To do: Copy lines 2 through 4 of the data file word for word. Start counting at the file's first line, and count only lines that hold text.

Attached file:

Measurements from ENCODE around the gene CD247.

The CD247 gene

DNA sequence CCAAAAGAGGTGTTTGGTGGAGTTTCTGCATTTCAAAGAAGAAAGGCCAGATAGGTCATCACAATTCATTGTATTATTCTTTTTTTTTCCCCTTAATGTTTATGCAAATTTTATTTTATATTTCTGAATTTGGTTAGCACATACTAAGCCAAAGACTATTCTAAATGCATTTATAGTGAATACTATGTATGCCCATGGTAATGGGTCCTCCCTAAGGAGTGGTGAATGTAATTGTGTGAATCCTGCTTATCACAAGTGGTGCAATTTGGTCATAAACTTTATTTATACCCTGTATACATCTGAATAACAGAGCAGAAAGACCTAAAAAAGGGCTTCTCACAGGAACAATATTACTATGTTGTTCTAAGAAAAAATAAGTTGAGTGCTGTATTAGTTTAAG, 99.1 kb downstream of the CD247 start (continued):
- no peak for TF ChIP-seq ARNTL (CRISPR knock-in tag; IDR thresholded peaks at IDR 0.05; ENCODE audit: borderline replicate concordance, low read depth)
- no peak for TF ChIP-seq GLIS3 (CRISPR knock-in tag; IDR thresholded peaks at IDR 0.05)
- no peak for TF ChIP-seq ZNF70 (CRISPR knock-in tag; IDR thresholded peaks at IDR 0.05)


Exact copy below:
The CD247 gene

DNA sequence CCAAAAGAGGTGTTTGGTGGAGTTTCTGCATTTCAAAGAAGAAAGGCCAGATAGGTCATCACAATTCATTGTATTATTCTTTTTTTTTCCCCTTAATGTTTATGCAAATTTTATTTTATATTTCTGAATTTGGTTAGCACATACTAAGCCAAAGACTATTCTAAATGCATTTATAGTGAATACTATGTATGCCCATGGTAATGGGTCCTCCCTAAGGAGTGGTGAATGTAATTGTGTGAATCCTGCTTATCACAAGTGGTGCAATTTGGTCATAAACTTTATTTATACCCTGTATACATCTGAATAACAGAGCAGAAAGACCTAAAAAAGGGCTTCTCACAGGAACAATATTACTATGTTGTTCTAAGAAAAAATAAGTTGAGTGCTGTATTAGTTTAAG, 99.1 kb downstream of the CD247 start (continued):
- no peak for TF ChIP-seq ARNTL (CRISPR knock-in tag; IDR thresholded peaks at IDR 0.05; ENCODE audit: borderline replicate concordance, low read depth)